One of the most significant changes prompted by COVID-19 and the country’s lockdown has been upon our homes. In a matter of weeks, homes became more than a comfortable living space. They took on the responsibility of accommodating our workplace, our gyms, and our recreational activities. Spare rooms have been transformed into offices and our hallways have become makeshift workout areas. The equipment required to emulate the experiences we would typically go outside for, such as for eating, drinking, and entertaining, has skyrocketed in demand. At the beginning of the lockdown, it was difficult to buy dumbbells or a bread-making banneton online due to their popularity.
As we slowly begin to leave lockdown, a few of our lockdown preferences are sticking. Workers who have found themselves more productive at home aren’t rushing to the office. Those who have been able to maintain their fitness regime under their roof aren’t as interested to pay gym fees. It looks like the pandemic is having a lasting effect on how we design our homes.
To make sense of exactly how coronavirus is changing interior design trends, we’ve looked at various sectors to understand the various new demands homeowners are making.
A Social Home
As the government eases its restrictions on the way in which people can socialise, the home is becoming a social space. Whether this is due to the pressured placed upon businesses to stay open, the compromised dining experience, or because our kitchens are an ideal place to show off our new bread-making skills, nights out are becoming nights in.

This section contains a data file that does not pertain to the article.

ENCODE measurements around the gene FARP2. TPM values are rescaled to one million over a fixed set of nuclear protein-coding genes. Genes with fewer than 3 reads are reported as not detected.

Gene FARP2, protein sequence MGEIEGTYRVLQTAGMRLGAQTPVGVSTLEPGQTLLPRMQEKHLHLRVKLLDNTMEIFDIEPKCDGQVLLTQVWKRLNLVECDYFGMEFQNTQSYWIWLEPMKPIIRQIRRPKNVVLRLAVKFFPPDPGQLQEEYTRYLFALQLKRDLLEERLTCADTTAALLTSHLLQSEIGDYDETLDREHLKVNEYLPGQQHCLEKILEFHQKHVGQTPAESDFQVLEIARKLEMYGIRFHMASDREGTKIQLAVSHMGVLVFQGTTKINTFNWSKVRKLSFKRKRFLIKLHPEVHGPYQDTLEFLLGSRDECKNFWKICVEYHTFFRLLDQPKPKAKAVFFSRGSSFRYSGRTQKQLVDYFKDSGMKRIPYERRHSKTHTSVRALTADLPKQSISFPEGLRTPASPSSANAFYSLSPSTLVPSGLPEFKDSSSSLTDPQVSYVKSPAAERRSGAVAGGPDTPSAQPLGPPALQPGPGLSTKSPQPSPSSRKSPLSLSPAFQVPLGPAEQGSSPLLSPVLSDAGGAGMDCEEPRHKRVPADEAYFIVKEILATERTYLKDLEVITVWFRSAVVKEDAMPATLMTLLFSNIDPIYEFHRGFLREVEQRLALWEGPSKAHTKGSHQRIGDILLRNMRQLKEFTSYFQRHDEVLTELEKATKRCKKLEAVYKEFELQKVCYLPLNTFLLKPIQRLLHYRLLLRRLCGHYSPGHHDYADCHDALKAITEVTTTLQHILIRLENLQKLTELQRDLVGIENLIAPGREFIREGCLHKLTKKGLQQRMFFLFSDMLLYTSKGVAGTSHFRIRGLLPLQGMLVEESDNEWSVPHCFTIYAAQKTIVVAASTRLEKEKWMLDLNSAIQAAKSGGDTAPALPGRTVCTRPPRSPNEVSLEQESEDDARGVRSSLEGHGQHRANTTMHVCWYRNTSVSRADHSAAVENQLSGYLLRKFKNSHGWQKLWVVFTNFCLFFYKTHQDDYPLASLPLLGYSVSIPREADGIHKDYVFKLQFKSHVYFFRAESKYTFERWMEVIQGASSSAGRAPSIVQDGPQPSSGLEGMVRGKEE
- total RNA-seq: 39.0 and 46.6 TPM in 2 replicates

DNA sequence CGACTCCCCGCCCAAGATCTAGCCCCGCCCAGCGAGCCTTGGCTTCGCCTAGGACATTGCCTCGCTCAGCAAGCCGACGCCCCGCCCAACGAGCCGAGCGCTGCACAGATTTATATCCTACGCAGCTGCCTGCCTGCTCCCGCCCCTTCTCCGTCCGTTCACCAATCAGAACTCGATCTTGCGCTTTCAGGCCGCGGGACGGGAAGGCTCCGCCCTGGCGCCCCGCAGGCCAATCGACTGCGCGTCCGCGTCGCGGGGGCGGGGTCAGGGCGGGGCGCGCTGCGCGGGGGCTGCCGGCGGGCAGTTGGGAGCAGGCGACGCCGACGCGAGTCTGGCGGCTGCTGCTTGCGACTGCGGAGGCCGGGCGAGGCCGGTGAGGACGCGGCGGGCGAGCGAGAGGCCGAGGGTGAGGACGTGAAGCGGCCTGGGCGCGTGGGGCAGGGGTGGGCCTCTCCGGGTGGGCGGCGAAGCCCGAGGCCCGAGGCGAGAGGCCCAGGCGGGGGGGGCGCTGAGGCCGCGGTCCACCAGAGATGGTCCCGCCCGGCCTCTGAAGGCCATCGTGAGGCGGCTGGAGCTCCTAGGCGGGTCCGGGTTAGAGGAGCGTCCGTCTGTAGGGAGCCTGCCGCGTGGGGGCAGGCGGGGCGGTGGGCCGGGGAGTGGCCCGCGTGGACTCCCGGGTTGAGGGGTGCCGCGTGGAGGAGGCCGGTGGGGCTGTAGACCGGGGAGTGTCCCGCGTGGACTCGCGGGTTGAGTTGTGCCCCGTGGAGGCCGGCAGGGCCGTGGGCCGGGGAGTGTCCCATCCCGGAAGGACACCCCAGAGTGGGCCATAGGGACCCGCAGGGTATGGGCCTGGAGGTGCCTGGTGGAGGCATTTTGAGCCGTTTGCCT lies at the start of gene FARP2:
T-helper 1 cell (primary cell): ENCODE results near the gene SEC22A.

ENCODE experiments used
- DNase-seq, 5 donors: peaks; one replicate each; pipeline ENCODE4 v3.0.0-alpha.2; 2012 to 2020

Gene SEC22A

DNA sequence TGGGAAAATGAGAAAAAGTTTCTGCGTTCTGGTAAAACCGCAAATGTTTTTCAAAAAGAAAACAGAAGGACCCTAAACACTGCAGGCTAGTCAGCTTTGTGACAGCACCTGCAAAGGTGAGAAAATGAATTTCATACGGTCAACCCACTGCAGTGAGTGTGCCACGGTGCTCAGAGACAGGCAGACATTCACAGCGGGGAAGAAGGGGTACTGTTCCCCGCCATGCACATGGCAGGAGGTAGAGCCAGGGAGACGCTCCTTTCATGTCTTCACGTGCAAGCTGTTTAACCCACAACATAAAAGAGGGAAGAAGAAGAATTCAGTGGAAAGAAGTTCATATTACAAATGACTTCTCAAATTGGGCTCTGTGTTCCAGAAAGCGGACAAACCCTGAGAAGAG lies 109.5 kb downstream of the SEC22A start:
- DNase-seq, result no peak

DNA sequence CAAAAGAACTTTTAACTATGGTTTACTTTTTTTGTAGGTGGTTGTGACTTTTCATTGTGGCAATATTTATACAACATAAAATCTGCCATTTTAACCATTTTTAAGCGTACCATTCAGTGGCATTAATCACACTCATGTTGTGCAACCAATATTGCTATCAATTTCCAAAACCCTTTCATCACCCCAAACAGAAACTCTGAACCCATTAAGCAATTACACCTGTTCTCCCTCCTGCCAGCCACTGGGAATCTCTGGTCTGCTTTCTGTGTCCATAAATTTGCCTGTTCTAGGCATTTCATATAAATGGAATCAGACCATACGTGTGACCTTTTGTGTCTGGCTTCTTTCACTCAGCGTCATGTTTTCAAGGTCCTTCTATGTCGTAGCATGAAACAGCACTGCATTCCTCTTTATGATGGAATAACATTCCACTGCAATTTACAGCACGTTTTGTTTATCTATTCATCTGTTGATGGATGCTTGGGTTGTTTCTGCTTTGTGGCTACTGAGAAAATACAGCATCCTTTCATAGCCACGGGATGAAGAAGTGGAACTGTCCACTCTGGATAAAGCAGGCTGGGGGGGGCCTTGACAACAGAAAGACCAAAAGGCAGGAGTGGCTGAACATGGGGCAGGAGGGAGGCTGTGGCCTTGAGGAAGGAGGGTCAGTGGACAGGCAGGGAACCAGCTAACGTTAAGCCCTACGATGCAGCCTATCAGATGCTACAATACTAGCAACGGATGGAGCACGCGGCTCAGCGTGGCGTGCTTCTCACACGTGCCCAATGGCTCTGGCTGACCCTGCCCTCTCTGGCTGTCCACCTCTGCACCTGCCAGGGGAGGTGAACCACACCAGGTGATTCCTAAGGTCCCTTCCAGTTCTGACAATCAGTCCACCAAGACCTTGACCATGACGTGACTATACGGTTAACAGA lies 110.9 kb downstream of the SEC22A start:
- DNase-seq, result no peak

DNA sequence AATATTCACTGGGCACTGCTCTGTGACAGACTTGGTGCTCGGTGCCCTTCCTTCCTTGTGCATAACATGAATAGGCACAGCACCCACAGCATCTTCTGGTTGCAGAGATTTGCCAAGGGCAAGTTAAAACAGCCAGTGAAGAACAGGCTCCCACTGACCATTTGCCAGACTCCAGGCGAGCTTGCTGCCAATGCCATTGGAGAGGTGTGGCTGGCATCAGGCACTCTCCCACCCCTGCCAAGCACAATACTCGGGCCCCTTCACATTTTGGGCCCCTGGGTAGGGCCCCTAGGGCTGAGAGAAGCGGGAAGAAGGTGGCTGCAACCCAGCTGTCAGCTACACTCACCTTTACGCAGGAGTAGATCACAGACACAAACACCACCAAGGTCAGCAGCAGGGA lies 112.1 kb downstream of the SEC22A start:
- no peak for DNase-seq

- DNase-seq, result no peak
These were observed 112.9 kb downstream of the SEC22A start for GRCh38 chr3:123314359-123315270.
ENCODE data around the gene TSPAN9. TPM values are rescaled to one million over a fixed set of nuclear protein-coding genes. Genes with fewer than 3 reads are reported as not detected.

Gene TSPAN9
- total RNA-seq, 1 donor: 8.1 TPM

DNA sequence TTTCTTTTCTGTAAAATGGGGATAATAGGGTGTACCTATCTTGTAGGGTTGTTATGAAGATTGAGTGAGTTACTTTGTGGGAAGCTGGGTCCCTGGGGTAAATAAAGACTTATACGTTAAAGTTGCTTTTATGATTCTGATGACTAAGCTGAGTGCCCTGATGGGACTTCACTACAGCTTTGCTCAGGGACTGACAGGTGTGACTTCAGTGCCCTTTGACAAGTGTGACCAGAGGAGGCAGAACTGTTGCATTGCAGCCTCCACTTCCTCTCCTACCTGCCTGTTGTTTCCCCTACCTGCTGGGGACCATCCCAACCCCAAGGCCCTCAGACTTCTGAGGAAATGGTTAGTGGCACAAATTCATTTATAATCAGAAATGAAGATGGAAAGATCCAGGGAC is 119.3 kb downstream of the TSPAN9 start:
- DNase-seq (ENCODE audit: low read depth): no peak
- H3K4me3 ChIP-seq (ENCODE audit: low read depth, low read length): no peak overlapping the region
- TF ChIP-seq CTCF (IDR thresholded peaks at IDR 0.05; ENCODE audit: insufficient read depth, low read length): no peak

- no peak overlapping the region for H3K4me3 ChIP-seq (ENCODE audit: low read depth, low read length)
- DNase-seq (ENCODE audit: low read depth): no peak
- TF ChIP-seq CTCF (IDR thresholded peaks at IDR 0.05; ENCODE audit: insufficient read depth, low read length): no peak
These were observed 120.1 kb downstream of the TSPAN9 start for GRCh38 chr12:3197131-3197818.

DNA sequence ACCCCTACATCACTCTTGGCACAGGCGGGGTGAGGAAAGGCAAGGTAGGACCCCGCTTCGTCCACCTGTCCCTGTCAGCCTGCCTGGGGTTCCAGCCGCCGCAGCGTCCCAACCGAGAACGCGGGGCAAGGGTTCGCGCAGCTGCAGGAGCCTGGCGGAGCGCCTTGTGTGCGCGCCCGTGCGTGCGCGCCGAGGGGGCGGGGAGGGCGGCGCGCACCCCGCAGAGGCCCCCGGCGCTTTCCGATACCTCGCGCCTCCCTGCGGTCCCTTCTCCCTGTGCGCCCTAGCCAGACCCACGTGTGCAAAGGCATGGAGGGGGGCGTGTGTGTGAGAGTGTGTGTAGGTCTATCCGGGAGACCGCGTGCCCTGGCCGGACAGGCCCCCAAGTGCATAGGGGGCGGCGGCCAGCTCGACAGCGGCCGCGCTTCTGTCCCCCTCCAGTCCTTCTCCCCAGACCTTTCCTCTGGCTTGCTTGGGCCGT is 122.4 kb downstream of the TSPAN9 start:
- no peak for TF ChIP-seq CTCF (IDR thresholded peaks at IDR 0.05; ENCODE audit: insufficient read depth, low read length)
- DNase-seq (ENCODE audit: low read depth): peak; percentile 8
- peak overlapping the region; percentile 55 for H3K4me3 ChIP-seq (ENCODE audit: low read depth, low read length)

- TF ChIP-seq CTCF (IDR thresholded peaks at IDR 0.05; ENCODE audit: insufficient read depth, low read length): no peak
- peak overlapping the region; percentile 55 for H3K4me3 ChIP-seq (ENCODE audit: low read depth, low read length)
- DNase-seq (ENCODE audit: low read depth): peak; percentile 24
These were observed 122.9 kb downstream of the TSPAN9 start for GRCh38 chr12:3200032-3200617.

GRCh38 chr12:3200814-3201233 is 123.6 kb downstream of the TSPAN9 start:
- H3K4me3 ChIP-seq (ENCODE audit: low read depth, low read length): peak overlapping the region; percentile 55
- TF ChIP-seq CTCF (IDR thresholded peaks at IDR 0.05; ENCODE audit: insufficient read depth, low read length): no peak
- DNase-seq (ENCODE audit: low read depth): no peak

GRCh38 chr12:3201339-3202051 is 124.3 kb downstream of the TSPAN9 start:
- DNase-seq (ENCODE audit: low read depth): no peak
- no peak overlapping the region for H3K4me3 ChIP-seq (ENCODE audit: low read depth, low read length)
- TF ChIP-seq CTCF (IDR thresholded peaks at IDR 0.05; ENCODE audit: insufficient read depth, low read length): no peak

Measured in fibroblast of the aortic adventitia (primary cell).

This means that open-plan homes, especially those with enough space for a group of friends to feel comfortable dining together, are being prioritised. Other assets, such as home bars and cinemas are appearing too, with more people recreating the cinema experience with an outdoor projector on the side of their home while serving drinks from a log cabin bar.
The denial of outdoor spaces and restrictions on the time we could spend among nature is growing the already popular trend of bringing plants into the home. However, instead of simply planting a few spider plants scattered in old tins, more people are seeking to open up their homes to nature by letting in more light, painting with brighter, more natural colours, and building with natural materials, such as reclaimed woods.
Garden spaces are also being transformed into more considered areas, ones that allow for residents to grow their own food as well as hide away from the world in a personal and floral paradise.
After only a short amount of time working and living at home, it became clear to many that it requires balance. Flexibility and cleve uses of space are in. Being able to tidy away a workspace or discreetly store workout equipment is a necessary component for those with positive work-life balance.
Flexible home design also means being able to constantly keep a space feeling fresh, which, as we begin spending more time at home, is even more important.